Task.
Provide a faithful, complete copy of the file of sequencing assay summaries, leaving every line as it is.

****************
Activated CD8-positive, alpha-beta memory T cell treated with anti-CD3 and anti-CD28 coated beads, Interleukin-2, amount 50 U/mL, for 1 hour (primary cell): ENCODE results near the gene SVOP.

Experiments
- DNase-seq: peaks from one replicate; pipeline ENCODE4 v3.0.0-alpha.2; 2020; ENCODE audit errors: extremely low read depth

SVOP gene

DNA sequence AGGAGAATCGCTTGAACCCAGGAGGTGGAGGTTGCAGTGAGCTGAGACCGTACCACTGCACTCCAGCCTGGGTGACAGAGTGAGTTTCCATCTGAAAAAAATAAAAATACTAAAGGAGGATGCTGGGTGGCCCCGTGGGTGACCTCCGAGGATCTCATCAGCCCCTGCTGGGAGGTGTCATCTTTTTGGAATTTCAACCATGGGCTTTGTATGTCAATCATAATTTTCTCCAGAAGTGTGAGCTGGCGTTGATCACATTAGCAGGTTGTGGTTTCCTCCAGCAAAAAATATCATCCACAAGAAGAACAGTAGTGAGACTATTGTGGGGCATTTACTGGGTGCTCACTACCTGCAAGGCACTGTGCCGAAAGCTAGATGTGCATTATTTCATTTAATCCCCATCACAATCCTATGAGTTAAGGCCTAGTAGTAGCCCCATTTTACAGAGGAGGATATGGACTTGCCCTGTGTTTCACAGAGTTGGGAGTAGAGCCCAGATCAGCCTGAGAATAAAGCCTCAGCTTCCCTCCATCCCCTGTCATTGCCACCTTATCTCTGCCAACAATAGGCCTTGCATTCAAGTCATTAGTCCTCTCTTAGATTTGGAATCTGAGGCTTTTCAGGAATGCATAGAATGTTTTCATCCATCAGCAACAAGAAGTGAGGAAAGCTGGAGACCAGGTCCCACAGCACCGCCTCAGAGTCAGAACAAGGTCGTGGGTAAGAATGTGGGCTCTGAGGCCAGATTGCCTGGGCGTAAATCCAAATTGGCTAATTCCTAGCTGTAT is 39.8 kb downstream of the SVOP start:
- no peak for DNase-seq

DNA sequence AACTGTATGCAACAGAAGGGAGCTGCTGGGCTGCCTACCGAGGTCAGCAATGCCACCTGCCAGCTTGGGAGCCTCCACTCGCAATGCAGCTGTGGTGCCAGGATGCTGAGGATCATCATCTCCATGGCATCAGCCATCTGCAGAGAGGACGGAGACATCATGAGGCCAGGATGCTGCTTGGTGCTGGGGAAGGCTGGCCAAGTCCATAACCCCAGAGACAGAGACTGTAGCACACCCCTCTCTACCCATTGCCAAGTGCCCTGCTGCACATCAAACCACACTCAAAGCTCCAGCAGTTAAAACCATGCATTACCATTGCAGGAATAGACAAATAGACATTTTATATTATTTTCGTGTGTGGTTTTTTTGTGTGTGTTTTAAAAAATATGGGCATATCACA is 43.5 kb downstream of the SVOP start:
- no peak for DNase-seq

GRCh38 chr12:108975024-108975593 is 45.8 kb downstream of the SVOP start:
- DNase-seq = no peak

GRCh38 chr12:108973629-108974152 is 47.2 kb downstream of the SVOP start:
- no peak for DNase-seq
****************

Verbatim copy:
Activated CD8-positive, alpha-beta memory T cell treated with anti-CD3 and anti-CD28 coated beads, Interleukin-2, amount 50 U/mL, for 1 hour (primary cell): ENCODE results near the gene SVOP.

Experiments
- DNase-seq: peaks from one replicate; pipeline ENCODE4 v3.0.0-alpha.2; 2020; ENCODE audit errors: extremely low read depth

SVOP gene

DNA sequence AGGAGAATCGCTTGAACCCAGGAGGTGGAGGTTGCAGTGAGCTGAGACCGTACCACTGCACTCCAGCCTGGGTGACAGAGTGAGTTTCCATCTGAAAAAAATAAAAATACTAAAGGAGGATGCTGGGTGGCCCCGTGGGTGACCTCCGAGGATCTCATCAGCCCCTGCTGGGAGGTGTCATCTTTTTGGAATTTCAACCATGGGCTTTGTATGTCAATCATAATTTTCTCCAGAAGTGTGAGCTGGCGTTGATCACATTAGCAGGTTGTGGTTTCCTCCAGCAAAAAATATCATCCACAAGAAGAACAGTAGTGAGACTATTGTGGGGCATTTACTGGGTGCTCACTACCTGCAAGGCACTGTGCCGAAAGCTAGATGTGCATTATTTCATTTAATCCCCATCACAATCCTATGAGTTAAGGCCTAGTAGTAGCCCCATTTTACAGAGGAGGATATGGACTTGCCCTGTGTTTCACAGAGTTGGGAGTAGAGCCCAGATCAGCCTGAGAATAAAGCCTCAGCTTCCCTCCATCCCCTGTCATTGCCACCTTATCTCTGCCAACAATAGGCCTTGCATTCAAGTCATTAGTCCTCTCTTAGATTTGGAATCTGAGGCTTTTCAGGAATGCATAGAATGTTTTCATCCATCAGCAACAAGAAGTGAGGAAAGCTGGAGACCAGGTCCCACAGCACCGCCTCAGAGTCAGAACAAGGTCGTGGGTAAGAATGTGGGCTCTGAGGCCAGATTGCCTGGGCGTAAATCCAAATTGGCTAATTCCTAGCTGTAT is 39.8 kb downstream of the SVOP start:
- no peak for DNase-seq

DNA sequence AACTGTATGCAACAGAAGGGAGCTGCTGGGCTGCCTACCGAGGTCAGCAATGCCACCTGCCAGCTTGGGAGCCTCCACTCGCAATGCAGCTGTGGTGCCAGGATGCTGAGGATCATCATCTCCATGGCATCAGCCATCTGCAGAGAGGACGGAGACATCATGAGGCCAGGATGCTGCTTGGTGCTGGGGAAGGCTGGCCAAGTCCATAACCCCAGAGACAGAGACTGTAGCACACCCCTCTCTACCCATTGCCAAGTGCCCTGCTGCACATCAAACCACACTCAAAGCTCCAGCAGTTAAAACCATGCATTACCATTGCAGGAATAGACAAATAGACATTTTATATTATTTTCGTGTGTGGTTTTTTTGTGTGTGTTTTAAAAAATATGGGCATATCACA is 43.5 kb downstream of the SVOP start:
- no peak for DNase-seq

GRCh38 chr12:108975024-108975593 is 45.8 kb downstream of the SVOP start:
- DNase-seq = no peak

GRCh38 chr12:108973629-108974152 is 47.2 kb downstream of the SVOP start:
- no peak for DNase-seq